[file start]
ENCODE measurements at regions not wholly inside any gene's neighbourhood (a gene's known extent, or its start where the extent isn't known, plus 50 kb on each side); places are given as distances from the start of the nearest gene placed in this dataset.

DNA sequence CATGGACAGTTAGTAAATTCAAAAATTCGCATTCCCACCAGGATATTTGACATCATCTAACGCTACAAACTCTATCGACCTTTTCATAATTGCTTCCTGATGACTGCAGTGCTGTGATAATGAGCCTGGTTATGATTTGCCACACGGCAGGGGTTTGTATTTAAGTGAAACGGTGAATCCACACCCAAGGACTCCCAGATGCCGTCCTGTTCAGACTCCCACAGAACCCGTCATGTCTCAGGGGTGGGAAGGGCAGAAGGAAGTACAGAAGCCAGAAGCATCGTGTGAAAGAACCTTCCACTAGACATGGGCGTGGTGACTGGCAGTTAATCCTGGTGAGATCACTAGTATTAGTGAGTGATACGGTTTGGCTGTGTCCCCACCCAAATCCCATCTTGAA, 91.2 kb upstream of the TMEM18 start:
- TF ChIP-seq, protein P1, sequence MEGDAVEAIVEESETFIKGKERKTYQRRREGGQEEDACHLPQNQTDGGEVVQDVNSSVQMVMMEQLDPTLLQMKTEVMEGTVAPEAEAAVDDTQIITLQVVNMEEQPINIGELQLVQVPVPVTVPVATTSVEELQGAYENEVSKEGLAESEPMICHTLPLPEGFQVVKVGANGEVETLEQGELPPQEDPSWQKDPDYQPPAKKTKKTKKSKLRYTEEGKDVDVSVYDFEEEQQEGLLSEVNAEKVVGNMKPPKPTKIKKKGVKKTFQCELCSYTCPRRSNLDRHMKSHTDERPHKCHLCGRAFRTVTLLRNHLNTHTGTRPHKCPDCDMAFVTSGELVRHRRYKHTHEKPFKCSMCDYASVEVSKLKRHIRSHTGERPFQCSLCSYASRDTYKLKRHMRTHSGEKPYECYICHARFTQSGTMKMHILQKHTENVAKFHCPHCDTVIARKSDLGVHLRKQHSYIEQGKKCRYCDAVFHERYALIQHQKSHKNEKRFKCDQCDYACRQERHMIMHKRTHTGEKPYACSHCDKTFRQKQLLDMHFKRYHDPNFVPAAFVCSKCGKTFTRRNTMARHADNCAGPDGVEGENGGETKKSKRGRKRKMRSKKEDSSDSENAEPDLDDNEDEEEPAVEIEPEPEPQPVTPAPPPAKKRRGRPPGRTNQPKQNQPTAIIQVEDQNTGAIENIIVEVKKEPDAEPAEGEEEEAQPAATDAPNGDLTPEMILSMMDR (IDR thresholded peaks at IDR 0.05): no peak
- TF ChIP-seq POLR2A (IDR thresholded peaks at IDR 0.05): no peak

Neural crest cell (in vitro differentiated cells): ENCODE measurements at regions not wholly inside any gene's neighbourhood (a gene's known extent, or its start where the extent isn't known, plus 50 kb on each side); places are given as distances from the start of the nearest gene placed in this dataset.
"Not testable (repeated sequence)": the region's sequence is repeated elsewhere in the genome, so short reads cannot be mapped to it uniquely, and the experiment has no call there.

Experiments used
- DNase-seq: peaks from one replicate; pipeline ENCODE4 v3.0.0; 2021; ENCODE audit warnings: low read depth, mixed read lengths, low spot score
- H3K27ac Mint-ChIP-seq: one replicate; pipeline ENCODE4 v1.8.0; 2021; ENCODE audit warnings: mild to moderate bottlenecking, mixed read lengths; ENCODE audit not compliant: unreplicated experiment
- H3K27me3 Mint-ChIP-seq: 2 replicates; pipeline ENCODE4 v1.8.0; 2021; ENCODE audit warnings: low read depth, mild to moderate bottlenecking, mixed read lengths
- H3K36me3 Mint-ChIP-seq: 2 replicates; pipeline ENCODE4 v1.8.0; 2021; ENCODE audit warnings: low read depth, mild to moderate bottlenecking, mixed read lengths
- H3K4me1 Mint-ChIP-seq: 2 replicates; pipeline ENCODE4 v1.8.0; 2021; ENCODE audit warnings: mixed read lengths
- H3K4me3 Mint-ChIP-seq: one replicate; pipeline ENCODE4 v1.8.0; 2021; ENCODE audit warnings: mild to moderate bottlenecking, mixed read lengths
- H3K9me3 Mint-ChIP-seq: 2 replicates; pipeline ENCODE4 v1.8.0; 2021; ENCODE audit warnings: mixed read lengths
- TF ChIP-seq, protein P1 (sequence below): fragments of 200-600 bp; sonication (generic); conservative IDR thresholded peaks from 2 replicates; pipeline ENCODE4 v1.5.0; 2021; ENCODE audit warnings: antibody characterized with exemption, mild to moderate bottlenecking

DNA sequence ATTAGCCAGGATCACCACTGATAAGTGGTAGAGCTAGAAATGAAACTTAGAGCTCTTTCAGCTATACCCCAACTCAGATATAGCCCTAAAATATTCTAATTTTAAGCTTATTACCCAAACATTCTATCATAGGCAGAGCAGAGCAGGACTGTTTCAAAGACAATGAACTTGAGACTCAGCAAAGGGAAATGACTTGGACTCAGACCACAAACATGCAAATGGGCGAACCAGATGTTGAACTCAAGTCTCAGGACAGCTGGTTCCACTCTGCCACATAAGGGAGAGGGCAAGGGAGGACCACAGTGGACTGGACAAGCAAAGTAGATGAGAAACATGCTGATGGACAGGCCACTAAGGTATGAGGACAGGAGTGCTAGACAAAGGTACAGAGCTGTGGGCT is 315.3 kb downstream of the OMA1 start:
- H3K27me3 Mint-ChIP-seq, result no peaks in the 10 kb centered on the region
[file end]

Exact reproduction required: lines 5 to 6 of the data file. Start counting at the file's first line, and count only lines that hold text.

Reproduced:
Neural crest cell (in vitro differentiated cells): ENCODE measurements at regions not wholly inside any gene's neighbourhood (a gene's known extent, or its start where the extent isn't known, plus 50 kb on each side); places are given as distances from the start of the nearest gene placed in this dataset.
"Not testable (repeated sequence)": the region's sequence is repeated elsewhere in the genome, so short reads cannot be mapped to it uniquely, and the experiment has no call there.